Delta Air Lines will increase its capacity by 15 percent between London Heathrow and the East Coast of the U.S. as part of a joint venture to increase flights between the two countries with Virgin Atlantic. In comparison with this year, the changes will add an extra 10,000 seats per week.
From March 28, Delta will operate three flights per day between JFK and Heathrow while Virgin will continue to operate five daily flights. The additional Delta flight will depart LHR at 7:30 a.m. arriving in New York at 10:30 a.m. On top of the frequency increase, Delta will operate all flights from JFK and Boston to Heathrow on its newly retrofitted Boeing 767-400 aircraft offering 33 Delta One seats, 20 Premium, 38 Comfort+ and 156 Main Cabin seats.
From March 29, 2020, the number of weekly flights between Heathrow-Seattle will increase from seven to 11 per week utilizing the Boeing 787. Heathrow-Los Angeles will increase from 14 to 17 per week. Los Angeles will be the second destination that Virgin’s new Airbus A350-1000 will operate to.
Gatwick Airport will welcome back Delta next year with flights from Boston, which will be the airline’s seventh transatlantic route out of its Boston hub. Delta will operate the service with Boeing 757s when flights begin from May 22, 2020.
Virgin, on the other hand, will operate flights to New York-JFK from Gatwick, alongside its flights from Heathrow. This new route will depart Gatwick at 12:55 p.m., using their Airbus A330-200 aircraft. British Airways also operates a daily service between Gatwick and JFK, departing in the early evening operated by a Boeing 777.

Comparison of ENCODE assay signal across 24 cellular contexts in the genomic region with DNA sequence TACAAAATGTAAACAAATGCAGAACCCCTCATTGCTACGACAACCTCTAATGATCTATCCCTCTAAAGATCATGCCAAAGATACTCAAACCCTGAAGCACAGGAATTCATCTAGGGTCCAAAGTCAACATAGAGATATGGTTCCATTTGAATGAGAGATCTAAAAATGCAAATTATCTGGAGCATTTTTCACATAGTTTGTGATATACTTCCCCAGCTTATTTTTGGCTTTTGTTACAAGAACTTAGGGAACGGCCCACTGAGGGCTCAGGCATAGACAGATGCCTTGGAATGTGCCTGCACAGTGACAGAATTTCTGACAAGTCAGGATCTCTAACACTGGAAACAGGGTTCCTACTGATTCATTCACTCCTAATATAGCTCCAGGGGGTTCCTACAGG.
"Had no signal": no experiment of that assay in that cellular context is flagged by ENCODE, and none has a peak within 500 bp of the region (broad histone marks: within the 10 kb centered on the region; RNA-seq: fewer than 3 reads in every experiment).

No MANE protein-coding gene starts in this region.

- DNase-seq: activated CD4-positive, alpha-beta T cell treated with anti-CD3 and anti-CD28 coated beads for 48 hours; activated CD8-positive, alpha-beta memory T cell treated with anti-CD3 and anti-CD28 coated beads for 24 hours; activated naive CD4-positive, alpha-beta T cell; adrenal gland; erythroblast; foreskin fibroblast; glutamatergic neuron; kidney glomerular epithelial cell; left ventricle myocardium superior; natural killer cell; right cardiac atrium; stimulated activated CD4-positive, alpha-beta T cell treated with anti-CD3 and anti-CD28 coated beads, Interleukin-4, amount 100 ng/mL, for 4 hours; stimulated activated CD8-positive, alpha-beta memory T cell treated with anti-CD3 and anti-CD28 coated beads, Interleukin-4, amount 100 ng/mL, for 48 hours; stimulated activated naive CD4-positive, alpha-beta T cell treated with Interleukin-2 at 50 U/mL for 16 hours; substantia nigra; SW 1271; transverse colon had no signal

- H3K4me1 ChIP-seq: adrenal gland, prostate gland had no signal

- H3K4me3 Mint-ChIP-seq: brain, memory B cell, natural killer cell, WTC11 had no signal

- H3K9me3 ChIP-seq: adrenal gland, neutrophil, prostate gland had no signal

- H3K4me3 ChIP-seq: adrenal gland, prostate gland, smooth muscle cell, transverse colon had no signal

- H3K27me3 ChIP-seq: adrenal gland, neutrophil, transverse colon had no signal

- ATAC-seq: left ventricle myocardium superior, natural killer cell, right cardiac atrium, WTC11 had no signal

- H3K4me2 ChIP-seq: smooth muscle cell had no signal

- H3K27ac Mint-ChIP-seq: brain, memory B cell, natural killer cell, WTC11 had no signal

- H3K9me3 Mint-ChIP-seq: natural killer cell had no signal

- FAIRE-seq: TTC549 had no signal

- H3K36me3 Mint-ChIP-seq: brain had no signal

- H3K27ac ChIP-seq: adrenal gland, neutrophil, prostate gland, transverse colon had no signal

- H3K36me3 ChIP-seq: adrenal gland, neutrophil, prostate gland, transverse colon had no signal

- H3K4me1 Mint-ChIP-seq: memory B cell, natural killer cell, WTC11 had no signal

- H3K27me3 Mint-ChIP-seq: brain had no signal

Delta will also return to Manchester with a new summer service from Boston starting on May 21, 2020, becoming the eighth transatlantic destination from the Boston hub. Again, this will be flown on a Boeing 757 aircraft. Virgin, who currently operates this route, will finish their summer service on October 5 this year before handing it over to Delta. In total, the two airlines will offer daily flights from the north of England to six U.S. cities next year.
Virgin Atlantic and Virgin Holidays are controlled by a holding company, Virgin Atlantic Limited. Virgin Group has a 51 percent ownership in the group, while Delta owns the remaining 49 percent.
Latest posts by James Dinsdale (see all)
- Delta and Virgin Atlantic Boost Transatlantic Venture with Route Announcements - August 16, 2019
- Air Canada Details Initial Routes and Onboard Design for A220 Fleet - August 14, 2019
- British Airways Receives First Airbus A350-1000 - July 27, 2019